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The Slow Decline: An Update on Neurological Complications Among People With HIV

March 1, 2011

I interviewed Bruce Brew, M.D., who spoke on neuropathogenesis at the Workshop for New Investigators and Trainees as the 18th Conference on Retroviruses and Opportunistic Infections opened in Boston, Mass., on Feb. 27. The video of the interview, which was produced by the International Foundation for Alternative Research in AIDS, is below (video by Jim Thompson):

In the interview, Brew recapped three key points that he made in his presentation:

  • The need for biomarkers that can identify people who are stable on successful antiretroviral therapy, but who perhaps have slight, yet stable, neurocognitive impairment.
  • The need to understand why some patients with controlled virus have cognitive deficits that may be evolving.
  • The need to understand the overlap among various HIV-related complications that may have an effect on the brain, such as drug toxicities and cardiovascular disease, so that physicians might intervene earlier and make use of therapies from other disease entities.

We spoke about some of the key issues in neuropathogenesis. Brew discussed the utility of CD4+ cell counts, concluding that although they have some limited utility, they are very imprecise as indicators of neurocognitive impairment. In general, higher is better, but there appear to be some virologically controlled patients with central nervous system (CNS) symptoms -- symptoms that can sometimes worsen.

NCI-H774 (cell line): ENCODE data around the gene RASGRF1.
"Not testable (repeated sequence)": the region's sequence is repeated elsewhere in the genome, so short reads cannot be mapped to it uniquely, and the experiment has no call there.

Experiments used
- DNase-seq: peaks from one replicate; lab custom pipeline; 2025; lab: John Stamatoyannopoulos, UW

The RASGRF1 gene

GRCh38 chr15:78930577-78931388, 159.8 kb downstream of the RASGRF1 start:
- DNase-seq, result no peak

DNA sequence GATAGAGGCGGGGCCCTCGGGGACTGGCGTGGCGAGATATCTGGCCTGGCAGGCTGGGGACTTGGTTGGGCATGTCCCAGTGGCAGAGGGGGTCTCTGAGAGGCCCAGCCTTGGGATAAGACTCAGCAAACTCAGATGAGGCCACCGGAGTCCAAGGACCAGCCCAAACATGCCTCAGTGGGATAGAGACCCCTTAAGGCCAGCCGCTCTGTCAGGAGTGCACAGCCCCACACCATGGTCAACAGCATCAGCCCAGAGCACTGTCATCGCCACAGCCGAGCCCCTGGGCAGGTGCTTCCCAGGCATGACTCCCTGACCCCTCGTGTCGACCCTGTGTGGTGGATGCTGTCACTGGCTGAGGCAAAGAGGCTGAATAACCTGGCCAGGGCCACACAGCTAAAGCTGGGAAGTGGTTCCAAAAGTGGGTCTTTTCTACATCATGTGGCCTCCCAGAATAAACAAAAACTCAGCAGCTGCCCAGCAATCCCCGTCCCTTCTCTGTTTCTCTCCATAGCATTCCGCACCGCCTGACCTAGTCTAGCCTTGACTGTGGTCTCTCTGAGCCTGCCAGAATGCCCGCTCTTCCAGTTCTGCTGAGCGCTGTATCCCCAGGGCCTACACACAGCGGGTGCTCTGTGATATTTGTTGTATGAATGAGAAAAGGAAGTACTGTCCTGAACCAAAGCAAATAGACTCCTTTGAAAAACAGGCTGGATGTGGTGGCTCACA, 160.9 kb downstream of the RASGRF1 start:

Nadir CD4+ cell count might be important for people off, or prior to, treatment, Brew said. However, he acknowledged that the target level keeps shifting. Is it 200 cells/mm3? 350? 500? We don't know.

We discussed the issue of CNS penetration of antiretrovirals and its importance, which is still under debate. Some of the best-penetrating medications are also the most toxic to the brain, for example zidovudine (AZT, Retrovir). Evidence is slim, but accumulating, that better CNS penetration may lead to better clinical outcomes.

Brew mentioned the need to be aware of therapies in related fields, such as multiple sclerosis, and to be ready to apply any learnings where possible.

Finally, he said that after a period in which there was almost no interest in research into CNS issues -- it was assumed that potent antiretrovirals would eliminate the CNS problems -- there is now growing interest in this area of scientific exploration.

Copyright © 2011 The HealthCentral Network, Inc. All rights reserved.

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This article was provided by TheBodyPRO. It is a part of the publication The 18th Conference on Retroviruses and Opportunistic Infections.


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